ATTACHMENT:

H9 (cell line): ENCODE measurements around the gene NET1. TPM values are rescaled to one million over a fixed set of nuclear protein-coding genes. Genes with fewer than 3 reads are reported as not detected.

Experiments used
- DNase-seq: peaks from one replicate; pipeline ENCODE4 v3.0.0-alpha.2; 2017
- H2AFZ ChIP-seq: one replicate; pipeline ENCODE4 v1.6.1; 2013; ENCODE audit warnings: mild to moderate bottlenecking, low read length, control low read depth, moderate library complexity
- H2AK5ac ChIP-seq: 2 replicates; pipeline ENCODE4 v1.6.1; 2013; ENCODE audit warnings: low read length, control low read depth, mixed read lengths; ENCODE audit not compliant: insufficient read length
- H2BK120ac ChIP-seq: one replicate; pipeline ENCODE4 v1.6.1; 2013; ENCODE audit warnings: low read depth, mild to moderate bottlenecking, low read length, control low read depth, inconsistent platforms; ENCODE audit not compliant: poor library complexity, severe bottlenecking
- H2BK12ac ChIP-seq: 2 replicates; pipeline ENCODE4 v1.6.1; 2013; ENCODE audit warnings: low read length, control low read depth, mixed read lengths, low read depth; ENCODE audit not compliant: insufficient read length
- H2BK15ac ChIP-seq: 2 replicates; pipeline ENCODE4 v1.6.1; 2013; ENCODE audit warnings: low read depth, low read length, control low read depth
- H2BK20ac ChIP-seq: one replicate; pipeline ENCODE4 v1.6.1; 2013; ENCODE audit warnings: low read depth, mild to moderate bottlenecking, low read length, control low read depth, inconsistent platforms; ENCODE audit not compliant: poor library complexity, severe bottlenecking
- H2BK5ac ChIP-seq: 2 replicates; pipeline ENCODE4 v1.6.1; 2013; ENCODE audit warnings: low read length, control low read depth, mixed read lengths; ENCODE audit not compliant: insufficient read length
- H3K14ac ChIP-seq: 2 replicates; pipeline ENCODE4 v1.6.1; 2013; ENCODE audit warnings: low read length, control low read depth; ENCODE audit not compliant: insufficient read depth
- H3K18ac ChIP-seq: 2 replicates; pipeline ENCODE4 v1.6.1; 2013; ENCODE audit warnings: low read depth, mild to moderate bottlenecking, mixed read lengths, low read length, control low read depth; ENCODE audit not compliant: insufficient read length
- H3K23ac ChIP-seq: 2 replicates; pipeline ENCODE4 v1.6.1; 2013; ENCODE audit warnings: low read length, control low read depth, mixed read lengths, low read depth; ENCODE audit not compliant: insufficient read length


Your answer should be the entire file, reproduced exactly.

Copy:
H9 (cell line): ENCODE measurements around the gene NET1. TPM values are rescaled to one million over a fixed set of nuclear protein-coding genes. Genes with fewer than 3 reads are reported as not detected.

Experiments used
- DNase-seq: peaks from one replicate; pipeline ENCODE4 v3.0.0-alpha.2; 2017
- H2AFZ ChIP-seq: one replicate; pipeline ENCODE4 v1.6.1; 2013; ENCODE audit warnings: mild to moderate bottlenecking, low read length, control low read depth, moderate library complexity
- H2AK5ac ChIP-seq: 2 replicates; pipeline ENCODE4 v1.6.1; 2013; ENCODE audit warnings: low read length, control low read depth, mixed read lengths; ENCODE audit not compliant: insufficient read length
- H2BK120ac ChIP-seq: one replicate; pipeline ENCODE4 v1.6.1; 2013; ENCODE audit warnings: low read depth, mild to moderate bottlenecking, low read length, control low read depth, inconsistent platforms; ENCODE audit not compliant: poor library complexity, severe bottlenecking
- H2BK12ac ChIP-seq: 2 replicates; pipeline ENCODE4 v1.6.1; 2013; ENCODE audit warnings: low read length, control low read depth, mixed read lengths, low read depth; ENCODE audit not compliant: insufficient read length
- H2BK15ac ChIP-seq: 2 replicates; pipeline ENCODE4 v1.6.1; 2013; ENCODE audit warnings: low read depth, low read length, control low read depth
- H2BK20ac ChIP-seq: one replicate; pipeline ENCODE4 v1.6.1; 2013; ENCODE audit warnings: low read depth, mild to moderate bottlenecking, low read length, control low read depth, inconsistent platforms; ENCODE audit not compliant: poor library complexity, severe bottlenecking
- H2BK5ac ChIP-seq: 2 replicates; pipeline ENCODE4 v1.6.1; 2013; ENCODE audit warnings: low read length, control low read depth, mixed read lengths; ENCODE audit not compliant: insufficient read length
- H3K14ac ChIP-seq: 2 replicates; pipeline ENCODE4 v1.6.1; 2013; ENCODE audit warnings: low read length, control low read depth; ENCODE audit not compliant: insufficient read depth
- H3K18ac ChIP-seq: 2 replicates; pipeline ENCODE4 v1.6.1; 2013; ENCODE audit warnings: low read depth, mild to moderate bottlenecking, mixed read lengths, low read length, control low read depth; ENCODE audit not compliant: insufficient read length
- H3K23ac ChIP-seq: 2 replicates; pipeline ENCODE4 v1.6.1; 2013; ENCODE audit warnings: low read length, control low read depth, mixed read lengths, low read depth; ENCODE audit not compliant: insufficient read length